At first, thinking about him was like eating a piece of chocolate in the dark. She didn’t even want to admit she was doing it. She didn’t want to see herself in the act of thinking of him. She often wished she could fall instantly unconscious when he crept into her brain because then she could blame random neurons, or at least it would be out of her control. But then he came up to her one day and told her she shouldn’t sink into her chair like that and asked why her arms were crossed so tightly.
He told her she was different people all at once, and that he tried very hard to be just one person at all times and shouldn’t she be much more aware of all those faces she wore? Shouldn’t she turn them into one face? Shouldn’t she try everyday to will all her faces into one very distinct face? This excited her, and she agreed to try, for her own sake, but mostly embarked on this task because he asked it of her.


He watched her slumping over in the English graduate program orientation. The way she crossed, and uncrossed her legs, and crossed and uncrossed her arms interested him. He’d tell her later that this made her seem hyper aware, like she was tuned into the same radio signal as him even though she was much younger. The sun lit a small sliver of her face. The whiteness reflected off her face blotted out her features. When he finally reached out to touch her, he noticed his own brown skin as his arm wavered closer. But, she had come up to him first. She had started it.

She asked him questions about himself while they stood on the steps of the English Department. She noticed he kept switching from one step to another, up and down out of nervousness, when he finally walked away from her army of interest she realized her feet had straddled both steps firmly, the very ones he couldn’t decide on.


He darted into her office like he was late for a train. The door was open, and she was grading papers. He couldn’t bring himself to look her in the eyes, but he did tell her about the couple he saw feeding one another fruit in the student union. She asked him why he mentioned this, giving him an electric eel stare. He liked it when she demanded answers from him because her nostrils flared with excitement, and he found this physical reaction to him, flattering. She already knew the answers, it was never about the answers, it was always about asking. His pulse pulled to his groin, but he felt he could play this game for a long time, this asking and telling. So he asked her to come see him in Santa Fe, and she told him she would.


She pretended not to know what was happening, this non-verbal energy passing between them as they drove further away from familiar places. When they got out of his car things were just beginning.  They had driven in silence up the winding dirt roads up to the house his grandfather built. There were the occasional informative statements from his lips, his history. They didn’t know each other. They hadn’t even touched. She hadn’t yet sat on his bed sprawling out like she owned it or felt his hand on the small of her back creating some sacred spark that he called “waking up.”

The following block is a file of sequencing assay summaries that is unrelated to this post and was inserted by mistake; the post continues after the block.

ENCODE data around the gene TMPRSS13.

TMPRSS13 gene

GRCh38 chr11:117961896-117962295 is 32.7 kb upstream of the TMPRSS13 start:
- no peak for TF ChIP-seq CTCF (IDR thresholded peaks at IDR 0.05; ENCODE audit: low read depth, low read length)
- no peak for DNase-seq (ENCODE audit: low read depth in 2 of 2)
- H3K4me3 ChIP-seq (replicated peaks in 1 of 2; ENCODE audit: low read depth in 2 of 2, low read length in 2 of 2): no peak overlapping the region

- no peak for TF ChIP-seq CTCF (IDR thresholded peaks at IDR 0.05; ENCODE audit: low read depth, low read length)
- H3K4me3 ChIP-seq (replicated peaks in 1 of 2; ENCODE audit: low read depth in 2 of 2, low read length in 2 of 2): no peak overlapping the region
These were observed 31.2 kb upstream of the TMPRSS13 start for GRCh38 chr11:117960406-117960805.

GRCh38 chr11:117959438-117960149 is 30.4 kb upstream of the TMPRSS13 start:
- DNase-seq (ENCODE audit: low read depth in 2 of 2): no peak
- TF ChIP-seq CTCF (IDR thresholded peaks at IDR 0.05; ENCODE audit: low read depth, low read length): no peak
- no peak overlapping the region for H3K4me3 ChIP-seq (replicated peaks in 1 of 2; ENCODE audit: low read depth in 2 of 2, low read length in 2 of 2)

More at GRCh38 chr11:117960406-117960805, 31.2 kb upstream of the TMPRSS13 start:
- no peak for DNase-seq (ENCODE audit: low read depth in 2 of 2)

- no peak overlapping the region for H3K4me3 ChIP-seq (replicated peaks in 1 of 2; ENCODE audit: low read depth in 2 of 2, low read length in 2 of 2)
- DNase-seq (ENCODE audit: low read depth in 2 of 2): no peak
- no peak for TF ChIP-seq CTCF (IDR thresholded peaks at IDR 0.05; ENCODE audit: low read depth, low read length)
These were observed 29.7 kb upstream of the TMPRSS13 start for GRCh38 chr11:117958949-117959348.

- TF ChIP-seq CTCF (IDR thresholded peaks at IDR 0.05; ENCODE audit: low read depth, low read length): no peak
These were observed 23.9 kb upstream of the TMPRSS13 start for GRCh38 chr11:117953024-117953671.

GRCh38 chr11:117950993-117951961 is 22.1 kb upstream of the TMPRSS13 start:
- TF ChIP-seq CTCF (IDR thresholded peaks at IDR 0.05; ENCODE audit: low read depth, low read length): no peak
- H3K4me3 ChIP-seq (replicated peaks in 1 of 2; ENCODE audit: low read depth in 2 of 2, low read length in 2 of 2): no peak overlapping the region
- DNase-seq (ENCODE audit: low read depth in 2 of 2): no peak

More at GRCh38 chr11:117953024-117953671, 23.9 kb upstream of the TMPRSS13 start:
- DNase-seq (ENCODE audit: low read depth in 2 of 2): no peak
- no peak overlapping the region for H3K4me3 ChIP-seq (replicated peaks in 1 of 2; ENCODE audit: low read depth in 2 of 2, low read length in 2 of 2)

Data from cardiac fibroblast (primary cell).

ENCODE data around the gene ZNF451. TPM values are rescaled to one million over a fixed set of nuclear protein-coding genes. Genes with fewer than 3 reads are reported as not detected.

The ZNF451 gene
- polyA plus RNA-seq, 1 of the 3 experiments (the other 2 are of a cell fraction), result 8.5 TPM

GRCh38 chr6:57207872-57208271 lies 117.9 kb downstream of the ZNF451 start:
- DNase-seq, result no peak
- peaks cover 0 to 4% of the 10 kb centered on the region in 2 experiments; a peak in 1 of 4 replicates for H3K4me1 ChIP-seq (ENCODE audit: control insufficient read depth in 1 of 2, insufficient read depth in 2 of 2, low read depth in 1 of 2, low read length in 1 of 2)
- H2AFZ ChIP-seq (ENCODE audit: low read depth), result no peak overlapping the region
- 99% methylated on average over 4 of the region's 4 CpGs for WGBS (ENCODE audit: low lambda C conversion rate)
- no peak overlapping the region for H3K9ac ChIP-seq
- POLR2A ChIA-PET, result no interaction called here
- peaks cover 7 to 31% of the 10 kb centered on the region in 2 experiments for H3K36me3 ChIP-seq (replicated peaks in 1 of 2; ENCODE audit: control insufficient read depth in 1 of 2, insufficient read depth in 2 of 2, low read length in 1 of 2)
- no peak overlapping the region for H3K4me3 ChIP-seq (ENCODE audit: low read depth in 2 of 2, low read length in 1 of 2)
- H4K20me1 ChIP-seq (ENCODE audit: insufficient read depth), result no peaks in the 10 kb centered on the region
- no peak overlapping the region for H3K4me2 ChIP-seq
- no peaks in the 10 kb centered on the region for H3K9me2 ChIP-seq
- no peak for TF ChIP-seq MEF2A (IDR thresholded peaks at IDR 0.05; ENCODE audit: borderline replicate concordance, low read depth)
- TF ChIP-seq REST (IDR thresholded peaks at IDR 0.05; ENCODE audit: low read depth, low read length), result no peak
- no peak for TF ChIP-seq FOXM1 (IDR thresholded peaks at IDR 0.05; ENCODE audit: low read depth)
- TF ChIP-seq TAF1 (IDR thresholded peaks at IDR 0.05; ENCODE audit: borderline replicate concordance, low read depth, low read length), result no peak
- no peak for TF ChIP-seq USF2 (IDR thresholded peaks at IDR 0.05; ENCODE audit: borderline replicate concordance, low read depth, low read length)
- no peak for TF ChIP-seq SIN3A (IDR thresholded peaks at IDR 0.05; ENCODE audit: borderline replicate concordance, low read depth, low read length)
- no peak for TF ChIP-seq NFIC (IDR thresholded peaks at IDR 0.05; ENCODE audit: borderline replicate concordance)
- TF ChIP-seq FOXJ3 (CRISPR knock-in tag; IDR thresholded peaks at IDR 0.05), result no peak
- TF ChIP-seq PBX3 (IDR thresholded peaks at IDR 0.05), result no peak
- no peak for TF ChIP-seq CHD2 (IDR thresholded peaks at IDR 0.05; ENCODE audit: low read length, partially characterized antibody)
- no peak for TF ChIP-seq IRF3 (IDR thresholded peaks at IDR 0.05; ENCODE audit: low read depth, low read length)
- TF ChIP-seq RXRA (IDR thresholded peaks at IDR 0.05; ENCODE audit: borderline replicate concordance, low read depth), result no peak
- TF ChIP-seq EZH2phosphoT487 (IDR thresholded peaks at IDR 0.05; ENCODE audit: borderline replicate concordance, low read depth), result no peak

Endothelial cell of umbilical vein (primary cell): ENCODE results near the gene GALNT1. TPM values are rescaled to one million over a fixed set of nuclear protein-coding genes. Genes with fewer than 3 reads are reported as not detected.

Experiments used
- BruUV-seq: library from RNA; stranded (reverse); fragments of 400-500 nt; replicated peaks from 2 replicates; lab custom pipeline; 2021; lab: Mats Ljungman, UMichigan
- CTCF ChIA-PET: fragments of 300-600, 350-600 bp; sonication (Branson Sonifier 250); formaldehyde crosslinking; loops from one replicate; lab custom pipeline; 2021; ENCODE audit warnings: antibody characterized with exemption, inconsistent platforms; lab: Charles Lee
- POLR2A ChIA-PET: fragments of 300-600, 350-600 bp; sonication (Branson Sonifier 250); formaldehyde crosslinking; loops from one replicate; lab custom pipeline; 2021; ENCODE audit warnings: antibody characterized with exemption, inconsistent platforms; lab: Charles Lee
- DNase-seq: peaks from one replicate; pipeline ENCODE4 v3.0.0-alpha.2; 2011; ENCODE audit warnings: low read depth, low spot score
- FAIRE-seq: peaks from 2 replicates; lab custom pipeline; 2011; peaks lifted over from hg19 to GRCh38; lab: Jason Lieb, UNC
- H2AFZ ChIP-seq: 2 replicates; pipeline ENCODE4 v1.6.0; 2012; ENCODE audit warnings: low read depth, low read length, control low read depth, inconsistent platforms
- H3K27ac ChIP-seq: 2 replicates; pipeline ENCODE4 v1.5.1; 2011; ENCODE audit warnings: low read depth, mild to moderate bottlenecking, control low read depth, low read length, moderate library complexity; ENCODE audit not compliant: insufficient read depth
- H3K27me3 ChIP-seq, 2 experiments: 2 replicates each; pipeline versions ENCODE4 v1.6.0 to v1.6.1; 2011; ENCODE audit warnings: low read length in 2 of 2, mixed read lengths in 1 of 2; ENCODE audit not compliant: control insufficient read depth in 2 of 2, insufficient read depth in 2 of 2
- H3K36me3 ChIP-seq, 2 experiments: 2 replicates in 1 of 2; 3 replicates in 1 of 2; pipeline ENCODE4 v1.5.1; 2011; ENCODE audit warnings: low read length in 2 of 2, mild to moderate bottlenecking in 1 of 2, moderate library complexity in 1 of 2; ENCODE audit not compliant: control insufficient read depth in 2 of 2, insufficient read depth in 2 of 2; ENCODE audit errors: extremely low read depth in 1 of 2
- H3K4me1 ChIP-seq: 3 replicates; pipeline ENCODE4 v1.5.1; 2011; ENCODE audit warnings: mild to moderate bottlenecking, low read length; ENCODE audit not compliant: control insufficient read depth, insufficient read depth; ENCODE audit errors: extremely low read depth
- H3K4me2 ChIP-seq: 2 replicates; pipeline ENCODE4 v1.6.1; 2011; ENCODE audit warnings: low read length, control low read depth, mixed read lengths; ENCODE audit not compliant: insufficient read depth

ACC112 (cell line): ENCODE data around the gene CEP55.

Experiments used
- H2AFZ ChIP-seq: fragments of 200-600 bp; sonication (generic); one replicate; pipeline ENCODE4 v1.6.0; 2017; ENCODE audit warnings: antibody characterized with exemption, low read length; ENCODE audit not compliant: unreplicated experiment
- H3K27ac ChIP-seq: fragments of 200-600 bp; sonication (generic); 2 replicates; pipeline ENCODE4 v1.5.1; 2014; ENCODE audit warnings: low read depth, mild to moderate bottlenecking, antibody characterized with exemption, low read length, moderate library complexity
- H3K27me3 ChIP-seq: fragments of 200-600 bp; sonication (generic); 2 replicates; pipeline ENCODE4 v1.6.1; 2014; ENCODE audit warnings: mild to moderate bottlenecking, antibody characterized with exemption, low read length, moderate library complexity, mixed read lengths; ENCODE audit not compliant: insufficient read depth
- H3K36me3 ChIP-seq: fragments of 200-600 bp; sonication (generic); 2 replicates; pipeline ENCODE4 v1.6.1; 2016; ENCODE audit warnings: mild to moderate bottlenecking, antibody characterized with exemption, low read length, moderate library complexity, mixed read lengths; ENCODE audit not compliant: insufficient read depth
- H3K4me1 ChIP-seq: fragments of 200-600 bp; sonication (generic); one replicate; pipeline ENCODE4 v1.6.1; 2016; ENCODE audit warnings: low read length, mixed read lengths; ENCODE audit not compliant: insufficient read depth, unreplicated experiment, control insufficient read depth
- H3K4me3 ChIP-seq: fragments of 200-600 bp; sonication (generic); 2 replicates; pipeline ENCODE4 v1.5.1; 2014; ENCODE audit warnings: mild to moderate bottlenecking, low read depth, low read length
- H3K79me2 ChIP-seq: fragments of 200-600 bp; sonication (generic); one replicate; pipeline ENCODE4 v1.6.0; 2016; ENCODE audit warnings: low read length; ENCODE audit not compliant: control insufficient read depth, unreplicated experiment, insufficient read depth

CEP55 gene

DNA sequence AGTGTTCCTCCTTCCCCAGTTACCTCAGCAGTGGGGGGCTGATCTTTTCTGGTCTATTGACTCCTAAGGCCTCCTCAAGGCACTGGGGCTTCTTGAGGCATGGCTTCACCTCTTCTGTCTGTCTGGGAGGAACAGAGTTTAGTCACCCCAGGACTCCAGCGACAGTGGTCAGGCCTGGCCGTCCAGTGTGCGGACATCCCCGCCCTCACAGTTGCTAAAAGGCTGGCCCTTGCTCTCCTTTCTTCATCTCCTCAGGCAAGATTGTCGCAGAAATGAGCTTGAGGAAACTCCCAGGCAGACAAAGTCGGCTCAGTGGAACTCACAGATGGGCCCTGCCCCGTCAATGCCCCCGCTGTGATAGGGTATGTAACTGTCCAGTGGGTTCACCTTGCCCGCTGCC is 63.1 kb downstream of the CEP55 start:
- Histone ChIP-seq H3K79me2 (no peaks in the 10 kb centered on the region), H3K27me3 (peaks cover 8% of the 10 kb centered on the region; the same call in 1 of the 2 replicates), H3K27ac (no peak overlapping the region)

He told her about his grandfather’s house where deer meat was hung in the attic and goats’ throats were slit in the basement. Stories crowded around his mouth to be told, but he only those two pushed out. The rest lay in the stones, or were stuck in the concrete between them. She stood so close to him that day, and he never reached for her. A man came out of the house, insisting they come in, insisting they say something about the house, give it more meaning, accept him as the new owner, give him reassurance of some kind. But he didn’t want to oblige the man, instead, he whispered in her ear that he wanted to go.


She took photographs of the house, only one or two, from the bottom of the steps before he ushered her away and into the car. She never sent them. Later, after they stopped speaking she looked at them every so often, wondering about the man that lived in that house now. Could he tell they wouldn’t make it? As they drove down the mountain he had shifted around uncomfortably before telling her that it was only seventy-five dollars a month to live in the branches of his family tree.


He only liked certain parts of her body. Try as he might to rouse her interest, or focus her self-esteem to her feet, she insisted that the rest of her deserved just as much worship. How could he explain to her that everything he cared about was expressed in the very curve of her foot? He touched them whenever he could; he looked at them, stole glances when she would put her feet on the rug first thing in the morning. She was beautiful, he pleaded, all of her, but the articulation of it was in the feet.


She tried things his way. Synecdoche meant paying close attention to what he preferred. She understood this as her own inability to love her physical self in its entirety. Besides, the parts he loved, he worshipped, making her feel like a queen, or making him seem a dutiful robed religious man, bowing down to his god manifest. Sometimes, when he kissed and licked every inch of her feet, she imagined him a sun baked peasant assuring a titled woman that he deserved to only touch this one part of her. But there were vital parts of her; important parts, that were routinely ignored, and she grew scornful.

This was the point they circled around like a shaky finger tracing a nipple.

For months, she felt as tight as a piece of rope.